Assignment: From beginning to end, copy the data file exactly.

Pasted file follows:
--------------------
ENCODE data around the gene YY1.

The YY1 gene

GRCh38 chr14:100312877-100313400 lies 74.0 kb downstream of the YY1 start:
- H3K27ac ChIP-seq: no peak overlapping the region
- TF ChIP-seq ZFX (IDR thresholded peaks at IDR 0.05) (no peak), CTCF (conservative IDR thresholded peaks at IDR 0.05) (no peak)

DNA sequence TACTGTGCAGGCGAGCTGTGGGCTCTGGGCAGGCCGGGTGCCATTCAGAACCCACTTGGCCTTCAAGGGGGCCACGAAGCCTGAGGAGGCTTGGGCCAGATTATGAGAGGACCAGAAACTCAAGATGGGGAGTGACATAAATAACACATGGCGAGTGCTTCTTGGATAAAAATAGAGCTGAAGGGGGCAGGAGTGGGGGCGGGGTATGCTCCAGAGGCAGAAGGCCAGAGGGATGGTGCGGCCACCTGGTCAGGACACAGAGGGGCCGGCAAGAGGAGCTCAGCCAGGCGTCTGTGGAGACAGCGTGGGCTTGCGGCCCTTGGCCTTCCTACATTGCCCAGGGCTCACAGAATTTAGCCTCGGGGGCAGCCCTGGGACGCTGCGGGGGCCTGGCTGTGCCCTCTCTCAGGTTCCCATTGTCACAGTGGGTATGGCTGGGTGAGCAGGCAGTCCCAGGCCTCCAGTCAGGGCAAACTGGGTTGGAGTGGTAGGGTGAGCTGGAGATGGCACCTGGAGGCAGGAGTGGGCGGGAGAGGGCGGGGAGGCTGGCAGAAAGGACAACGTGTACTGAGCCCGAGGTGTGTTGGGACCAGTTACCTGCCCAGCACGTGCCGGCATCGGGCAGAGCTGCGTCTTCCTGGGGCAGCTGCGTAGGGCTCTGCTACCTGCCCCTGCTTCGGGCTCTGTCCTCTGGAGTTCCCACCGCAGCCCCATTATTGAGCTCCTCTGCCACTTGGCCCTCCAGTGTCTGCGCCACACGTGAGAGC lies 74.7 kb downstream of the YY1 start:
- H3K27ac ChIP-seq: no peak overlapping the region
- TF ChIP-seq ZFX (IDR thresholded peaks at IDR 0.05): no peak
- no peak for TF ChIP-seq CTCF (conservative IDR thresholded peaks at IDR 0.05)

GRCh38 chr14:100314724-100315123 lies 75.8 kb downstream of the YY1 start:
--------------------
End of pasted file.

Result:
ENCODE data around the gene YY1.

The YY1 gene

GRCh38 chr14:100312877-100313400 lies 74.0 kb downstream of the YY1 start:
- H3K27ac ChIP-seq: no peak overlapping the region
- TF ChIP-seq ZFX (IDR thresholded peaks at IDR 0.05) (no peak), CTCF (conservative IDR thresholded peaks at IDR 0.05) (no peak)

DNA sequence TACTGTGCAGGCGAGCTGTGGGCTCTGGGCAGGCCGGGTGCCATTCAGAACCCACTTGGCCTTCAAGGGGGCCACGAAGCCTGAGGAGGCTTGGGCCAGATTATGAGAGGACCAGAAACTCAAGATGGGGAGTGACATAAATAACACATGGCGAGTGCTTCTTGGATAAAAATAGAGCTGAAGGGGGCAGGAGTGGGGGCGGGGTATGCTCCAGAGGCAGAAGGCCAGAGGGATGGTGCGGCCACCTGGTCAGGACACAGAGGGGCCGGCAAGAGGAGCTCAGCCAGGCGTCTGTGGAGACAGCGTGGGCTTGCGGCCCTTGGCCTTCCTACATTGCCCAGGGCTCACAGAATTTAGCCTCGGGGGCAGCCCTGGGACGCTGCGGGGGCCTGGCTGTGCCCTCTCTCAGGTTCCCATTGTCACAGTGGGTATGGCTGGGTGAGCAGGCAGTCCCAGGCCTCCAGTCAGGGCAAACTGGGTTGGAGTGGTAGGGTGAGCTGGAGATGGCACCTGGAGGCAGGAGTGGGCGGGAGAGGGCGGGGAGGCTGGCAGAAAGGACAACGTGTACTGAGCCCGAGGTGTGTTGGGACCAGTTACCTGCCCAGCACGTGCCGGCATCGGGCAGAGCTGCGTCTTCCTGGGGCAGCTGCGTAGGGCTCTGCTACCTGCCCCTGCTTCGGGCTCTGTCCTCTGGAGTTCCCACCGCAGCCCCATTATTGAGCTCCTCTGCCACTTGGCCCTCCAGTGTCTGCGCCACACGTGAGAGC lies 74.7 kb downstream of the YY1 start:
- H3K27ac ChIP-seq: no peak overlapping the region
- TF ChIP-seq ZFX (IDR thresholded peaks at IDR 0.05): no peak
- no peak for TF ChIP-seq CTCF (conservative IDR thresholded peaks at IDR 0.05)

GRCh38 chr14:100314724-100315123 lies 75.8 kb downstream of the YY1 start: